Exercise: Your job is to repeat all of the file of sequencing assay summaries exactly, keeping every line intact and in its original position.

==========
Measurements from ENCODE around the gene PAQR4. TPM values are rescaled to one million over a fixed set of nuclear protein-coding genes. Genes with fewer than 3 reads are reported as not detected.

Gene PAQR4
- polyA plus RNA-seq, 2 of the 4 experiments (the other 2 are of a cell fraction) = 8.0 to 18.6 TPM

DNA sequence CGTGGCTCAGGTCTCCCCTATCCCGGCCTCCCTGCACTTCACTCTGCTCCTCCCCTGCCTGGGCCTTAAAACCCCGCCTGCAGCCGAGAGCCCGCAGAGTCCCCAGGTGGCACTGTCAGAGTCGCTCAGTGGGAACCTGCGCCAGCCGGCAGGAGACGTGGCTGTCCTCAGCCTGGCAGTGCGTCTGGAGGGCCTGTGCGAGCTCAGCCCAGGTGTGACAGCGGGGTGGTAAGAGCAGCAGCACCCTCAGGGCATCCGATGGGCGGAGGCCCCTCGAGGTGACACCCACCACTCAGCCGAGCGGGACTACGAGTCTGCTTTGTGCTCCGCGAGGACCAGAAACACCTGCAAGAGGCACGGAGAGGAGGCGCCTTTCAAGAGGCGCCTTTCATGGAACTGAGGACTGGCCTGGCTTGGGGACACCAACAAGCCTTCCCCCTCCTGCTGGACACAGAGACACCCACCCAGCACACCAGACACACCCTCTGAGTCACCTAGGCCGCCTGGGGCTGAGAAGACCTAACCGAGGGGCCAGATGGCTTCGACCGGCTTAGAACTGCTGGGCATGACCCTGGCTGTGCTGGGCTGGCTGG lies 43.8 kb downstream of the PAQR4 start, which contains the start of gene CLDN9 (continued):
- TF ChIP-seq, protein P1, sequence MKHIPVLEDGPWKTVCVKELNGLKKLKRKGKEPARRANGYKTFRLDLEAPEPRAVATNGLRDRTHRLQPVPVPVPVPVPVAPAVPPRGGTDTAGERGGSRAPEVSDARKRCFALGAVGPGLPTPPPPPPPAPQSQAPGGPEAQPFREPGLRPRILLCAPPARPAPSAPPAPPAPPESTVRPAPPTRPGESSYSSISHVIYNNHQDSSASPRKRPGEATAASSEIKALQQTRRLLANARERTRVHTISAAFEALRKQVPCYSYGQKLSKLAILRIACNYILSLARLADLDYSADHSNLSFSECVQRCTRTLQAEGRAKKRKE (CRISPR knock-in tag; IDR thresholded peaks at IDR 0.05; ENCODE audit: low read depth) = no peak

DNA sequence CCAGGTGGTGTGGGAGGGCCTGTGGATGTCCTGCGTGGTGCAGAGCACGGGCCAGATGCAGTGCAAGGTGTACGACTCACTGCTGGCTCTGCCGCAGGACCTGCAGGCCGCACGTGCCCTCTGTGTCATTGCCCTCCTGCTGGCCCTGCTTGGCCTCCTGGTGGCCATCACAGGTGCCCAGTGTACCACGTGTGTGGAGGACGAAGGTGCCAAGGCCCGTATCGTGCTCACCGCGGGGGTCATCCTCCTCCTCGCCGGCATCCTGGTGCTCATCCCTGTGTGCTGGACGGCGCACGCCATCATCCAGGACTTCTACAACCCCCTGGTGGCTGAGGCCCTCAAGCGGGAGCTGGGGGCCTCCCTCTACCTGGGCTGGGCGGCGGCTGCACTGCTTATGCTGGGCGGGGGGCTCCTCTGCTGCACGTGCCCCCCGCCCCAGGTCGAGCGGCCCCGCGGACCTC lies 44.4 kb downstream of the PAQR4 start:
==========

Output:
Measurements from ENCODE around the gene PAQR4. TPM values are rescaled to one million over a fixed set of nuclear protein-coding genes. Genes with fewer than 3 reads are reported as not detected.

Gene PAQR4
- polyA plus RNA-seq, 2 of the 4 experiments (the other 2 are of a cell fraction) = 8.0 to 18.6 TPM

DNA sequence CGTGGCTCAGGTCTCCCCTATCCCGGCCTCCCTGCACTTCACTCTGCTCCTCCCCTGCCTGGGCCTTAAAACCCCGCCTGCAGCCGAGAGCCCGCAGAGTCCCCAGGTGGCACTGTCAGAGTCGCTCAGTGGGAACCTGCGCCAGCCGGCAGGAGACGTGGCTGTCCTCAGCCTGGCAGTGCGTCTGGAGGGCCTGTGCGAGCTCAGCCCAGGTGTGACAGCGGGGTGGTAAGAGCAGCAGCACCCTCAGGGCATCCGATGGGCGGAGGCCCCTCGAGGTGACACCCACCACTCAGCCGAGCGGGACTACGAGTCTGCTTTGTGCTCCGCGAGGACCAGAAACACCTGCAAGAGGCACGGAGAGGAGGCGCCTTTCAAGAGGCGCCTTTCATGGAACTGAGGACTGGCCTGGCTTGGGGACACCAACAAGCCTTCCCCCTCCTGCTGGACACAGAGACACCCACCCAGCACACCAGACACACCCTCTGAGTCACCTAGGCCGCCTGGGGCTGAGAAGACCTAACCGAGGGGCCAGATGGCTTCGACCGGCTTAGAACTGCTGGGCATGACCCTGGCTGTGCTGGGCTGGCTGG lies 43.8 kb downstream of the PAQR4 start, which contains the start of gene CLDN9 (continued):
- TF ChIP-seq, protein P1, sequence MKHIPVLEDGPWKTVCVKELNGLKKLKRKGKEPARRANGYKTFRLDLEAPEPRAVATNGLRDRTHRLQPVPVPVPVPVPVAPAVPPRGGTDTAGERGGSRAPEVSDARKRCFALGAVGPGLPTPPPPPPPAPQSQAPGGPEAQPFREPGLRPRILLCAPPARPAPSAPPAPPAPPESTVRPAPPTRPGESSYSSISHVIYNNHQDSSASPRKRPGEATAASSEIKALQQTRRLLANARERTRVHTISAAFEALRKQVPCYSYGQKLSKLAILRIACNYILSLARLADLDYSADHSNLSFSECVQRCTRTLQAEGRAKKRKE (CRISPR knock-in tag; IDR thresholded peaks at IDR 0.05; ENCODE audit: low read depth) = no peak

DNA sequence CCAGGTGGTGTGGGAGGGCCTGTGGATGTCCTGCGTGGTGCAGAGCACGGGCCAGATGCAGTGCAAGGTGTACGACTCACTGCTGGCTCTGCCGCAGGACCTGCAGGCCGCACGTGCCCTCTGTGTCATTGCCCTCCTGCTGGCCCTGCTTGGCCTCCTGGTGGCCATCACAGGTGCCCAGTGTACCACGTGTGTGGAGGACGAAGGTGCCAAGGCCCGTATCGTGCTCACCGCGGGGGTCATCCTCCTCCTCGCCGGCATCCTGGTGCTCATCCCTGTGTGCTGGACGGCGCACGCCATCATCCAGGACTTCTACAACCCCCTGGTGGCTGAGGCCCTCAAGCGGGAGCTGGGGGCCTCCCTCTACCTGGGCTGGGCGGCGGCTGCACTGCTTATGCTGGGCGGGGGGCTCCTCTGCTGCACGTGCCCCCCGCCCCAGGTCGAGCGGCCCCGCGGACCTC lies 44.4 kb downstream of the PAQR4 start: